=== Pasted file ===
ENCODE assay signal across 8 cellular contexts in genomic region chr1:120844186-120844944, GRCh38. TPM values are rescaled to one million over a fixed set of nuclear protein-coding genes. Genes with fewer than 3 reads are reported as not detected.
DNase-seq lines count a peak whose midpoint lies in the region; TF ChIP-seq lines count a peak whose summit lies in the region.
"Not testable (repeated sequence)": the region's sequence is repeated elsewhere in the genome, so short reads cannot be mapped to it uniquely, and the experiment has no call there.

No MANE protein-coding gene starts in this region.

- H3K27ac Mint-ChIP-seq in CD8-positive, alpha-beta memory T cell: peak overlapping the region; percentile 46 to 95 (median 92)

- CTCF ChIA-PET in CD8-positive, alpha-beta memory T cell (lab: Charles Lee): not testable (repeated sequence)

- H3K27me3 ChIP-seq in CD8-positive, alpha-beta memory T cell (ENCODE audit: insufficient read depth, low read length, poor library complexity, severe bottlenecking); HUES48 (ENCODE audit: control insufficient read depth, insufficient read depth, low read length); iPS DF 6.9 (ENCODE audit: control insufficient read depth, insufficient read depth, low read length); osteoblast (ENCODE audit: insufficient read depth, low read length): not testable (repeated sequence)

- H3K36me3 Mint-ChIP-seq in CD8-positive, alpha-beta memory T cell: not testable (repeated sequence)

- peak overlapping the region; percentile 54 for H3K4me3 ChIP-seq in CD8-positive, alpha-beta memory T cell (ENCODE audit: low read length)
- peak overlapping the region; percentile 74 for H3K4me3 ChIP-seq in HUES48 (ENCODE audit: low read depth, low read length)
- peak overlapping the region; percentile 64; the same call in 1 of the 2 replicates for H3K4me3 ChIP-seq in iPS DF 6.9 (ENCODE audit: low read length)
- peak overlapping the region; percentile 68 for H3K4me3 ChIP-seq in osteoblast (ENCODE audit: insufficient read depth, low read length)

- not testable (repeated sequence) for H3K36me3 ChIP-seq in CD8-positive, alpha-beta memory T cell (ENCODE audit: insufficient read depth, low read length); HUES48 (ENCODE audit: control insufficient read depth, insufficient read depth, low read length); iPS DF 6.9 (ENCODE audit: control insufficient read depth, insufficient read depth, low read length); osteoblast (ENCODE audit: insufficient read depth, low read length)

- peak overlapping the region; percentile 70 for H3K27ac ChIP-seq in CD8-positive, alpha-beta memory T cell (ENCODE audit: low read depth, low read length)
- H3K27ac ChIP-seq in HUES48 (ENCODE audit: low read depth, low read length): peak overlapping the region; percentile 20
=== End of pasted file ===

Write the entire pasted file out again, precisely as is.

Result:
ENCODE assay signal across 8 cellular contexts in genomic region chr1:120844186-120844944, GRCh38. TPM values are rescaled to one million over a fixed set of nuclear protein-coding genes. Genes with fewer than 3 reads are reported as not detected.
DNase-seq lines count a peak whose midpoint lies in the region; TF ChIP-seq lines count a peak whose summit lies in the region.
"Not testable (repeated sequence)": the region's sequence is repeated elsewhere in the genome, so short reads cannot be mapped to it uniquely, and the experiment has no call there.

No MANE protein-coding gene starts in this region.

- H3K27ac Mint-ChIP-seq in CD8-positive, alpha-beta memory T cell: peak overlapping the region; percentile 46 to 95 (median 92)

- CTCF ChIA-PET in CD8-positive, alpha-beta memory T cell (lab: Charles Lee): not testable (repeated sequence)

- H3K27me3 ChIP-seq in CD8-positive, alpha-beta memory T cell (ENCODE audit: insufficient read depth, low read length, poor library complexity, severe bottlenecking); HUES48 (ENCODE audit: control insufficient read depth, insufficient read depth, low read length); iPS DF 6.9 (ENCODE audit: control insufficient read depth, insufficient read depth, low read length); osteoblast (ENCODE audit: insufficient read depth, low read length): not testable (repeated sequence)

- H3K36me3 Mint-ChIP-seq in CD8-positive, alpha-beta memory T cell: not testable (repeated sequence)

- peak overlapping the region; percentile 54 for H3K4me3 ChIP-seq in CD8-positive, alpha-beta memory T cell (ENCODE audit: low read length)
- peak overlapping the region; percentile 74 for H3K4me3 ChIP-seq in HUES48 (ENCODE audit: low read depth, low read length)
- peak overlapping the region; percentile 64; the same call in 1 of the 2 replicates for H3K4me3 ChIP-seq in iPS DF 6.9 (ENCODE audit: low read length)
- peak overlapping the region; percentile 68 for H3K4me3 ChIP-seq in osteoblast (ENCODE audit: insufficient read depth, low read length)

- not testable (repeated sequence) for H3K36me3 ChIP-seq in CD8-positive, alpha-beta memory T cell (ENCODE audit: insufficient read depth, low read length); HUES48 (ENCODE audit: control insufficient read depth, insufficient read depth, low read length); iPS DF 6.9 (ENCODE audit: control insufficient read depth, insufficient read depth, low read length); osteoblast (ENCODE audit: insufficient read depth, low read length)

- peak overlapping the region; percentile 70 for H3K27ac ChIP-seq in CD8-positive, alpha-beta memory T cell (ENCODE audit: low read depth, low read length)
- H3K27ac ChIP-seq in HUES48 (ENCODE audit: low read depth, low read length): peak overlapping the region; percentile 20